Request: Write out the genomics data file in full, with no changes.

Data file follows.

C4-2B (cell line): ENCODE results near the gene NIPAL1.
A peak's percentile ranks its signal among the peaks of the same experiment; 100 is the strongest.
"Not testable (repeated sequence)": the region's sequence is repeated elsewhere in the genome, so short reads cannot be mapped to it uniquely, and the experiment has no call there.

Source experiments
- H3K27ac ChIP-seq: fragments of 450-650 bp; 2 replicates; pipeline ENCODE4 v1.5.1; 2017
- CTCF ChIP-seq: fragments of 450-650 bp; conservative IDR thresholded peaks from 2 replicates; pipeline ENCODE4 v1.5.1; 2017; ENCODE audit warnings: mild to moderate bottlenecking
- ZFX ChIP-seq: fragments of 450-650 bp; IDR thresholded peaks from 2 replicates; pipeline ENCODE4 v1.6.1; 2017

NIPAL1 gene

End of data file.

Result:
C4-2B (cell line): ENCODE results near the gene NIPAL1.
A peak's percentile ranks its signal among the peaks of the same experiment; 100 is the strongest.
"Not testable (repeated sequence)": the region's sequence is repeated elsewhere in the genome, so short reads cannot be mapped to it uniquely, and the experiment has no call there.

Source experiments
- H3K27ac ChIP-seq: fragments of 450-650 bp; 2 replicates; pipeline ENCODE4 v1.5.1; 2017
- CTCF ChIP-seq: fragments of 450-650 bp; conservative IDR thresholded peaks from 2 replicates; pipeline ENCODE4 v1.5.1; 2017; ENCODE audit warnings: mild to moderate bottlenecking
- ZFX ChIP-seq: fragments of 450-650 bp; IDR thresholded peaks from 2 replicates; pipeline ENCODE4 v1.6.1; 2017

NIPAL1 gene